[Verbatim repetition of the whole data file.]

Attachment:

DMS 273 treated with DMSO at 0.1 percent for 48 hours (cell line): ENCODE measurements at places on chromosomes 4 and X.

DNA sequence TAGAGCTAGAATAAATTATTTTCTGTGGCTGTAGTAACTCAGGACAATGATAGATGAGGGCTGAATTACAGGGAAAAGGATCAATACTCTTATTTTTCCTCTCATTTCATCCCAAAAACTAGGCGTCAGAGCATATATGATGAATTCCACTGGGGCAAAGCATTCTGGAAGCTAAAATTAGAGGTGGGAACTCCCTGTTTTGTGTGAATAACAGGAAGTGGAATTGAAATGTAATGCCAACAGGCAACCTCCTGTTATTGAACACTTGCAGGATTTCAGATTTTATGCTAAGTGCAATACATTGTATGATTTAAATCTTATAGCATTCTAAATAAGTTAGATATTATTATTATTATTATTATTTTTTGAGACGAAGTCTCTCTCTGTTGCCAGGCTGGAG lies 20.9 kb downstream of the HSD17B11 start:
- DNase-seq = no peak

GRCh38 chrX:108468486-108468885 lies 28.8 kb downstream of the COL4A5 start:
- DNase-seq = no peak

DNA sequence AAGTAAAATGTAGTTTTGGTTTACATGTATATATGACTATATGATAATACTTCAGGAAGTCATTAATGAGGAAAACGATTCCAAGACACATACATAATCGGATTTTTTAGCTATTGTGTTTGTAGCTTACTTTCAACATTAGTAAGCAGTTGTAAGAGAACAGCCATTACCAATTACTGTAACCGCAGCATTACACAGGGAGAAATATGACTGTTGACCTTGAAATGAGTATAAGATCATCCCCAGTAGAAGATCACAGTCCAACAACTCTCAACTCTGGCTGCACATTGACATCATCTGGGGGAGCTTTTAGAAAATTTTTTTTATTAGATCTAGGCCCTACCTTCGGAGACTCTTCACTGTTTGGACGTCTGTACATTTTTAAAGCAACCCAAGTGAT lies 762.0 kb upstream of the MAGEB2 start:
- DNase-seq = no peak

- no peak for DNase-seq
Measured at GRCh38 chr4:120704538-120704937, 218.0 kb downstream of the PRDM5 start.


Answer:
DMS 273 treated with DMSO at 0.1 percent for 48 hours (cell line): ENCODE measurements at places on chromosomes 4 and X.

DNA sequence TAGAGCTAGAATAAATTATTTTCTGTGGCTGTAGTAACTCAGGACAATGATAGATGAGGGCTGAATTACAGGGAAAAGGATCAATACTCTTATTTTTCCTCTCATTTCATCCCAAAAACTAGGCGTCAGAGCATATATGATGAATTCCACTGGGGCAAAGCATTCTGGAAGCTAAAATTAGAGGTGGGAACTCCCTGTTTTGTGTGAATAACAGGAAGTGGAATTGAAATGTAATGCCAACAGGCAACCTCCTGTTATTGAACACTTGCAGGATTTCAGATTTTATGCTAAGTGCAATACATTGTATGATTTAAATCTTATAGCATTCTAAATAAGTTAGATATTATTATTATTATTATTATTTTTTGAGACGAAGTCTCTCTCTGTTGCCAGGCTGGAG lies 20.9 kb downstream of the HSD17B11 start:
- DNase-seq = no peak

GRCh38 chrX:108468486-108468885 lies 28.8 kb downstream of the COL4A5 start:
- DNase-seq = no peak

DNA sequence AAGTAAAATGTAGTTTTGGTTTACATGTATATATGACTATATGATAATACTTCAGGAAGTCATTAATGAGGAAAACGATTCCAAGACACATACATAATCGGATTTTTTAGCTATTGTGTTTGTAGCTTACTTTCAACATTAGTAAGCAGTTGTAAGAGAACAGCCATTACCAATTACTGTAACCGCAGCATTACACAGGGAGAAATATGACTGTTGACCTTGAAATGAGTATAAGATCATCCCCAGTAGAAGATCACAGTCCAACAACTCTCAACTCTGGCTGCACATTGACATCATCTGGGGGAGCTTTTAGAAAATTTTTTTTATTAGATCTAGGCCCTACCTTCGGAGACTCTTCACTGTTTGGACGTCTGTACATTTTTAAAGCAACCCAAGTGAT lies 762.0 kb upstream of the MAGEB2 start:
- DNase-seq = no peak

- no peak for DNase-seq
Measured at GRCh38 chr4:120704538-120704937, 218.0 kb downstream of the PRDM5 start.